Connect me to:
Hong Kong East Ocean Seafood (Emoryville CA)
||3199 Powell Street,|
Emoryville, CA 94608
Reviewed by: Jacqueline M. Newman
Fall Volume: 2009 Issue: 16(3) page: 30 and 31
An Asian taxi-driver, who says he was born in Korea and is of Chinese descent. He mumbles his Korean friends never go with him to a Chinese restaurant though he often accompanies them to Korean and Japanese places. He asks us if we know his favorite Chinese restaurant and could he take us to it. Off we go but only if we treat; he counters that offer that the cab ride is on his tab.
So we go to HONG KONG EAST OCEAN SEAFOOD near a marina. It is a two-floor find where we read the fifty-two dim sum delights on the menu and the dozen other items called 'desserts.' There are also specials but no rolling wagons anywhere.
We grab a table and with pencil and carbonless forms for ordering, each of us selects a few items. Lucky that we did not arrive mid-day or on a week-end between eleven and half after one. Had we, he says the lines then are very long. We check off some items and foods come quickly. Were I a paying customer, he would not be happy with that as dim sum is supposed to be leisurely.
My cabbie friend and I enjoy Steamed Dry Scallop Dumpling Soup that is similar to Shark's Fin Dumpling in Soup. Here, they are loaded with Chinese leeks. Noodle in Clay Pot sounds tasteless to me as I did have it once before, but not here. I did not tell him that I recall it is bland. My cabbie companion wants it and I am glad he did. The liquid is rich, the content wonderful. Steamed Chicken Paws, Shrimp Transparent Dumplings, and Eggplant and Mushroom are the best ever; his choices, too.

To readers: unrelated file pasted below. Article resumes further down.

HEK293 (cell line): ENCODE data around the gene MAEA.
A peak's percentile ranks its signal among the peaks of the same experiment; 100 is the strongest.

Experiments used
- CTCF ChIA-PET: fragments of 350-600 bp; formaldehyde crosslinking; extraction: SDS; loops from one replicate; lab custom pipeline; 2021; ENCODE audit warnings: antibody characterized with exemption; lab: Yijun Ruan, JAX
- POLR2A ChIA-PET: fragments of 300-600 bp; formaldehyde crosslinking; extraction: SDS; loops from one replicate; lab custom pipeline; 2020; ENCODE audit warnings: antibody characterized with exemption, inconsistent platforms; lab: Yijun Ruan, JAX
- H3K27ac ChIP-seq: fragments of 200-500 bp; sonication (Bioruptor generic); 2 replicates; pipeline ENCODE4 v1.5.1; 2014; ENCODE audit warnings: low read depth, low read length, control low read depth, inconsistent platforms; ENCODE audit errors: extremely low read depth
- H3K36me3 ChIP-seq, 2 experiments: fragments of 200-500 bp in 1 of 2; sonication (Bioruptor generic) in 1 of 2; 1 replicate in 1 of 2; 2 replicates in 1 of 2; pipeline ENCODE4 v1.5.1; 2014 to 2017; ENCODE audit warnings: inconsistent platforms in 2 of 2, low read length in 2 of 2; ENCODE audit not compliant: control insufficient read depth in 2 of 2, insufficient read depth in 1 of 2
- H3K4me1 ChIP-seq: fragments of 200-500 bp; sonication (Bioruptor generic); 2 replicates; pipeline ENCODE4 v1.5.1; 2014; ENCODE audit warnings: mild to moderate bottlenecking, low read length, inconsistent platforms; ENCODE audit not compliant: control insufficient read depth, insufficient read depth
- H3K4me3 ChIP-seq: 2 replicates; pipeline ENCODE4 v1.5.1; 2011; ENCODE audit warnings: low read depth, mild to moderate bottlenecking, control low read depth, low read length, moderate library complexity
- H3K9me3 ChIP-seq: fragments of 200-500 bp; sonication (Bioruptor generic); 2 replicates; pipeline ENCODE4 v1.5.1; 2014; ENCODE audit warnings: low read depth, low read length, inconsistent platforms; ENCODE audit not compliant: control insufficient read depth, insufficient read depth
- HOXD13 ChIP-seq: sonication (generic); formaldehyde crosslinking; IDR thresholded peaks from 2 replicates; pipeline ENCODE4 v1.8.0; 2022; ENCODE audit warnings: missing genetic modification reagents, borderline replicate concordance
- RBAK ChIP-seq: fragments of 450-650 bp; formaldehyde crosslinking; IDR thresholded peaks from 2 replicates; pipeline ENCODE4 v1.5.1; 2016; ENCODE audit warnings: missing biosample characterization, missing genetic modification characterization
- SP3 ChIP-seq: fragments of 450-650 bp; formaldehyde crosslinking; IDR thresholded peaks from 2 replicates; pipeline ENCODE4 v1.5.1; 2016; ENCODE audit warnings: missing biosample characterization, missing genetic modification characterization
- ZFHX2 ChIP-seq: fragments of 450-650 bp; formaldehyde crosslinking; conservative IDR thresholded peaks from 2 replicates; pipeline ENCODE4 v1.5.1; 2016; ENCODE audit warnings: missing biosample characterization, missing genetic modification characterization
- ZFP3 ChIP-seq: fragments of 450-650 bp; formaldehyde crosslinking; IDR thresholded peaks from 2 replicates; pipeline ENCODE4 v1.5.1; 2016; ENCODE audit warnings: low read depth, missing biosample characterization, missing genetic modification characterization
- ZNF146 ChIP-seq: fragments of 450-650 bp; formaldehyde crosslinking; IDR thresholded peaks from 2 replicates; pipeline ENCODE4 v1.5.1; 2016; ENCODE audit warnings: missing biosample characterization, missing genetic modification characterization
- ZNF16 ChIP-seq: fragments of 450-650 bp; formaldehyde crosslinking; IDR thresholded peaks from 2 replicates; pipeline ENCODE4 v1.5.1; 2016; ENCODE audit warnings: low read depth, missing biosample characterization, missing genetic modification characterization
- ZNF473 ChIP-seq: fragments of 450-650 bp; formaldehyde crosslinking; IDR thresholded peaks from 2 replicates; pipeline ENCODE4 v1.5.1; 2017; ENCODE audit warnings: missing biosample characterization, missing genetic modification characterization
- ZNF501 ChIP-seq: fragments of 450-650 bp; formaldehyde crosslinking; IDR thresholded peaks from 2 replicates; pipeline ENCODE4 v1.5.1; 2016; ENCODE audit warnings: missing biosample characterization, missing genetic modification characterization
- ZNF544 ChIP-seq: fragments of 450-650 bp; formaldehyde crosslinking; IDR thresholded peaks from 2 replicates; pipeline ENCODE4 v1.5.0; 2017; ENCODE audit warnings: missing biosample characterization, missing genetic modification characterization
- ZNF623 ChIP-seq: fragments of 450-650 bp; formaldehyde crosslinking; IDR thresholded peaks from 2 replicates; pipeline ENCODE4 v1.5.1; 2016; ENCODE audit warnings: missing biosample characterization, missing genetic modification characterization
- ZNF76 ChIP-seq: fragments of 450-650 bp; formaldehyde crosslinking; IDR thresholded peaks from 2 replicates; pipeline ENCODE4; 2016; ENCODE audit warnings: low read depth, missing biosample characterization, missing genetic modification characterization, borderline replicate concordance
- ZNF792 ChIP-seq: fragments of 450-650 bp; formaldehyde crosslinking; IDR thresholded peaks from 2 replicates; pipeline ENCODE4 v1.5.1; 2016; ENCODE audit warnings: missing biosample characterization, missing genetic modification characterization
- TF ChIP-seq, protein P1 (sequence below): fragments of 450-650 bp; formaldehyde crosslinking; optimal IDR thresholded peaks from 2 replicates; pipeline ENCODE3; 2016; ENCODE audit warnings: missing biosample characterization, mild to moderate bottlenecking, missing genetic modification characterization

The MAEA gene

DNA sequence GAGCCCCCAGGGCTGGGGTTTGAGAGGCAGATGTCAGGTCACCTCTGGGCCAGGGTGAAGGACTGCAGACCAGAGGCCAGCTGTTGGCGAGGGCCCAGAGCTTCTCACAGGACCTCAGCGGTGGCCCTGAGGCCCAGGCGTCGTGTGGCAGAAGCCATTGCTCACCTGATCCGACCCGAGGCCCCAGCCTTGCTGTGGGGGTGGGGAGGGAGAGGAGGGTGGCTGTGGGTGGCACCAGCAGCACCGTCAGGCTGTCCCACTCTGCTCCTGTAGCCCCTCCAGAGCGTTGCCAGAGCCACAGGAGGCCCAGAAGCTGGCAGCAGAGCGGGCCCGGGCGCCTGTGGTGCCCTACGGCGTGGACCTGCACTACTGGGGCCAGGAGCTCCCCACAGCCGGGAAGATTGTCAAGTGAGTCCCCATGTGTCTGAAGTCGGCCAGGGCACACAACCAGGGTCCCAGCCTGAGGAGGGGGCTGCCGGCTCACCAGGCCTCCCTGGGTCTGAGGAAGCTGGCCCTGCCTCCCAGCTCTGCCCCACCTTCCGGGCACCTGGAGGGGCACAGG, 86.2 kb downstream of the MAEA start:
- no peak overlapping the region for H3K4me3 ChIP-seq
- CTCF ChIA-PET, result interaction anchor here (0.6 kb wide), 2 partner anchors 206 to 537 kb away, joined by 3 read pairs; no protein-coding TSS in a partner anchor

The dishware here is not wonderful, all too chipped. On a really dreadful looking one, probably the best food item comes, their D.F Stuffed Pear and Scallops. D.F. here means deep-fried and this superior snack tastes as though rolled in Panko, those large crisp Japanese breadcrumbs. This deep fried dim sum is on a thin slice of ripe pear atop a one-inch mound of mixed minced shrimp and scallops. It could not have been better! Mango Pudding, from the dessert menu, my choice, comes bright and beautiful. Tortoise Plastron and Herbal Jelly, also my selection, sounds unusual and when it comes it is mostly grass jelly. After eating these selections, we ask for a dinner dish of Shark's Fin Soup with Fresh Crab Meat, a fitting ending after the long drive from downtown.
Glad I allowed myself this free cabbie ride. In many cities, taxi-drivers have knowledge about where many customers want to eat. They probably hear tales of the bummers when they take customers back to their hotels. So, if you want a food or facility you are not familiar with, try a cabbie. Even treat one and you will probably enjoy an eating adventure; we surely did!